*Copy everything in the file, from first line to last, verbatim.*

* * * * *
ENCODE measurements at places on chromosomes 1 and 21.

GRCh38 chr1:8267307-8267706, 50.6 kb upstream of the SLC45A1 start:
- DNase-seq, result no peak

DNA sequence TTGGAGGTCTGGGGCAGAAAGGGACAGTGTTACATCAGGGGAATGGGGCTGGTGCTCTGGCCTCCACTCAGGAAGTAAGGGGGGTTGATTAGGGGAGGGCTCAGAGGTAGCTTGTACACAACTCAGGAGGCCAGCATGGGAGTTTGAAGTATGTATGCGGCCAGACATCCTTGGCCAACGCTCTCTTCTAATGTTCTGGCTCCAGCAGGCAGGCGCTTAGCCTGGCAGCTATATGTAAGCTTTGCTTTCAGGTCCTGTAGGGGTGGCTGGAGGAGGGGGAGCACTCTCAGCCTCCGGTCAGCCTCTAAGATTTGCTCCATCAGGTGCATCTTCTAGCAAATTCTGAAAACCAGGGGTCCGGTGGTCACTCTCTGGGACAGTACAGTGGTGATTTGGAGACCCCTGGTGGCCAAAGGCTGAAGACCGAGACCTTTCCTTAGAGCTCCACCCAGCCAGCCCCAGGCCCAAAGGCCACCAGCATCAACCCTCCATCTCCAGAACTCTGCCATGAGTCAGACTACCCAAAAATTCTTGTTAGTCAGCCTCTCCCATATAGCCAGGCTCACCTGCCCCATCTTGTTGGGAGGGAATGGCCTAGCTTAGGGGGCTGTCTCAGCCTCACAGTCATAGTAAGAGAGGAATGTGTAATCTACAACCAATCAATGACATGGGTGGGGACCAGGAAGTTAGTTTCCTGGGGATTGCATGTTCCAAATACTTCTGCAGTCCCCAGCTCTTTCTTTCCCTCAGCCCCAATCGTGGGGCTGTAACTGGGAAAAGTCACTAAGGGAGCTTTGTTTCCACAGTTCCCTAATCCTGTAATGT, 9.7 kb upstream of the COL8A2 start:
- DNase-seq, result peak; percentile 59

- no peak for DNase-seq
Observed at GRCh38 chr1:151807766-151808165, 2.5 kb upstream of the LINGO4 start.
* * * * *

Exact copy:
ENCODE measurements at places on chromosomes 1 and 21.

GRCh38 chr1:8267307-8267706, 50.6 kb upstream of the SLC45A1 start:
- DNase-seq, result no peak

DNA sequence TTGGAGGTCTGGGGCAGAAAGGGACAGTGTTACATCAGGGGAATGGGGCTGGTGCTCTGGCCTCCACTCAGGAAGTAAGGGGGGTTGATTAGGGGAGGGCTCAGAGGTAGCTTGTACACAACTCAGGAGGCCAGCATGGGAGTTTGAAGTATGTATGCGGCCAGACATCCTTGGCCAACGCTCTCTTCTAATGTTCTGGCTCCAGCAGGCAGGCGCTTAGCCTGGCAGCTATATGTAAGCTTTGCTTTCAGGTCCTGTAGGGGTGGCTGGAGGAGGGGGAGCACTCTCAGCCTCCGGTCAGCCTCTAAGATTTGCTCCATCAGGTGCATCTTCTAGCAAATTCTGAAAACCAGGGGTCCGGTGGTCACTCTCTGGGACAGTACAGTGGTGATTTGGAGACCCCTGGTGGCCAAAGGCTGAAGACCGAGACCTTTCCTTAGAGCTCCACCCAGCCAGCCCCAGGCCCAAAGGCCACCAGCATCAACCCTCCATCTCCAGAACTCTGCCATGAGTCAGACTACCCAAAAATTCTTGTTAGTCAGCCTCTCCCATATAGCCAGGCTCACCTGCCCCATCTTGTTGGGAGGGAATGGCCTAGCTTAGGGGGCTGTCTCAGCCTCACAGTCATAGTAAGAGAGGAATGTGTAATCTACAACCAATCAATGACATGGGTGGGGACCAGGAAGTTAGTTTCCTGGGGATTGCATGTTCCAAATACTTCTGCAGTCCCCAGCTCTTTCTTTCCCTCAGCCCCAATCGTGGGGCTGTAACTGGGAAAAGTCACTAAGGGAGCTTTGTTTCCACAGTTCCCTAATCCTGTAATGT, 9.7 kb upstream of the COL8A2 start:
- DNase-seq, result peak; percentile 59

- no peak for DNase-seq
Observed at GRCh38 chr1:151807766-151808165, 2.5 kb upstream of the LINGO4 start.